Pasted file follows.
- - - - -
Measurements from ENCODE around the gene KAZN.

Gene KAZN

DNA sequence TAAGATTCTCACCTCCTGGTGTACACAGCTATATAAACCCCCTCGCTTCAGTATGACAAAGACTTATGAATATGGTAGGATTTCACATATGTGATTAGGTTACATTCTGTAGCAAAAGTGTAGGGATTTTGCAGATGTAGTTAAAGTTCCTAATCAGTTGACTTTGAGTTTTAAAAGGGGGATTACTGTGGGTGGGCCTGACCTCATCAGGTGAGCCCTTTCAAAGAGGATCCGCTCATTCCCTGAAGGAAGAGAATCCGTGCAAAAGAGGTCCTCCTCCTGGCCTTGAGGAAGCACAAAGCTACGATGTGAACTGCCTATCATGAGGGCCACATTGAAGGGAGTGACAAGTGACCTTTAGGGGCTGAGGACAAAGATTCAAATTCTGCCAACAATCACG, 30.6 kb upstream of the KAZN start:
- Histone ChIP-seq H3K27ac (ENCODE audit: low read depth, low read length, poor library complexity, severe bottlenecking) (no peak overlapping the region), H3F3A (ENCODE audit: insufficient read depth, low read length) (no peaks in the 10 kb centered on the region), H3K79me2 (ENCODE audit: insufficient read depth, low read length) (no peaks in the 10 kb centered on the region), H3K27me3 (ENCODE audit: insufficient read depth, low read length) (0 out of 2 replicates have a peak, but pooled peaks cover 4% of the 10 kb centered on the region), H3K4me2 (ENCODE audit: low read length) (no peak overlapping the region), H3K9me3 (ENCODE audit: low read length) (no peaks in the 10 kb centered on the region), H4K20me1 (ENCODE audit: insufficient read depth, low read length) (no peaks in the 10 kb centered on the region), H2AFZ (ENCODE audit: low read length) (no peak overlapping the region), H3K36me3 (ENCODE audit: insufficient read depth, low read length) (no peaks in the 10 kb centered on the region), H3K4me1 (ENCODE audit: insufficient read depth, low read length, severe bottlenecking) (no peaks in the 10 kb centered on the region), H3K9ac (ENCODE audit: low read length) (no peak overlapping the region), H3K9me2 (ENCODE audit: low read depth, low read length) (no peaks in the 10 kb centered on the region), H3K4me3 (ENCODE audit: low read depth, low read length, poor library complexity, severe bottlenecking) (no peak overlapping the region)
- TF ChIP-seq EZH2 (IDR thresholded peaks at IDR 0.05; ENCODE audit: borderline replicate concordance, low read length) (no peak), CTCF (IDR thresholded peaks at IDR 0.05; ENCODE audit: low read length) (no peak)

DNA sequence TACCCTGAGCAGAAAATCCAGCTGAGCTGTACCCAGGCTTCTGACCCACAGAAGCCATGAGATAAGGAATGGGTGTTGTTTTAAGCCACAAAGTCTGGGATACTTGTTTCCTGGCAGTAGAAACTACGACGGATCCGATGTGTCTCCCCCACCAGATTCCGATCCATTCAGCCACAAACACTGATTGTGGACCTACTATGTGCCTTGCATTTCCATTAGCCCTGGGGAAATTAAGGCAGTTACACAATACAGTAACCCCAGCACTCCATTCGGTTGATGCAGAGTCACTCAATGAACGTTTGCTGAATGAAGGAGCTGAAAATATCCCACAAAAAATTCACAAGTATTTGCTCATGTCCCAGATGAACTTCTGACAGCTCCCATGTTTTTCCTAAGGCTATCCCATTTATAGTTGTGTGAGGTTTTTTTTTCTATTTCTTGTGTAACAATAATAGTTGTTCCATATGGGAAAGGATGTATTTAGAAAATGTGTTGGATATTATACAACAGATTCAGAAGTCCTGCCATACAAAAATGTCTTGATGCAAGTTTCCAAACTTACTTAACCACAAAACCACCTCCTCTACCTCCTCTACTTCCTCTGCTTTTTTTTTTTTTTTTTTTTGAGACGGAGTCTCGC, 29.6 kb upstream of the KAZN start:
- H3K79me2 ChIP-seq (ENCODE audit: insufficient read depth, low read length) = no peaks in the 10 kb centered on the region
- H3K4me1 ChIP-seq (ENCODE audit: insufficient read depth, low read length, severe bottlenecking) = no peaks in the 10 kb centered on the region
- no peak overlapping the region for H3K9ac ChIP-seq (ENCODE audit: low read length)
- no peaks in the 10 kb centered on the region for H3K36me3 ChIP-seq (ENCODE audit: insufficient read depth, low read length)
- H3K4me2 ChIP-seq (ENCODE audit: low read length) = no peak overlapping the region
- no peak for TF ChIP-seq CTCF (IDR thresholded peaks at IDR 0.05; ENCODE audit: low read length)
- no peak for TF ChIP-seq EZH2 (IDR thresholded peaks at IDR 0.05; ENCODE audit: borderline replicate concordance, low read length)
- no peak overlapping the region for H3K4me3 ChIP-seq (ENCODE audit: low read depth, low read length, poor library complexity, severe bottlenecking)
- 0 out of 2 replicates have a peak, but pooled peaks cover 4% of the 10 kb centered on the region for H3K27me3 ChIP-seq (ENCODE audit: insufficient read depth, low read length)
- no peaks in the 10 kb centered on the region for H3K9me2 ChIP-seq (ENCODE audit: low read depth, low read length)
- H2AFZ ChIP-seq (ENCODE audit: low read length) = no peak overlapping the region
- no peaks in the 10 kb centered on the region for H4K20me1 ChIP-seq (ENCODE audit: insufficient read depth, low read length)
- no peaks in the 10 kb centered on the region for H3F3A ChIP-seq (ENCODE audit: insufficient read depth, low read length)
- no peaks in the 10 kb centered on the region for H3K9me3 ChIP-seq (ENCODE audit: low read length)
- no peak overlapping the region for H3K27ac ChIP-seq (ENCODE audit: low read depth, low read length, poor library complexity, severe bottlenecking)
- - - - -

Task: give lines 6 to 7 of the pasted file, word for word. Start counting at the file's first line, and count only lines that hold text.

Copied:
DNA sequence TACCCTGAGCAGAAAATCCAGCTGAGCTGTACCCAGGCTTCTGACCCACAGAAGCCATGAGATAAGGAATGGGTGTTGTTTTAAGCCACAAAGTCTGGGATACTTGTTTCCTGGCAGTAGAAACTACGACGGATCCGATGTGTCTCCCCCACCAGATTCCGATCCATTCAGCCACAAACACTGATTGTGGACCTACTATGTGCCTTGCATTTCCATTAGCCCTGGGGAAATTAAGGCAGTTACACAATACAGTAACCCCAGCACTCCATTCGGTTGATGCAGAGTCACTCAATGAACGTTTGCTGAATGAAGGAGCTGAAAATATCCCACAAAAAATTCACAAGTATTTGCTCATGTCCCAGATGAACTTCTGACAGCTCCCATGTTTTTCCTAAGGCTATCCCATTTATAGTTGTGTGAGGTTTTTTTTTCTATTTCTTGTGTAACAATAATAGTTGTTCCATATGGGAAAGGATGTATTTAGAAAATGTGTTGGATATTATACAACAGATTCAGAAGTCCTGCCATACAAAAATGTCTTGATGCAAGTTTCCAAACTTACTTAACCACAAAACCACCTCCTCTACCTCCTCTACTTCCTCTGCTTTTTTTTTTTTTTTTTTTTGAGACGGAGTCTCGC, 29.6 kb upstream of the KAZN start:
- H3K79me2 ChIP-seq (ENCODE audit: insufficient read depth, low read length) = no peaks in the 10 kb centered on the region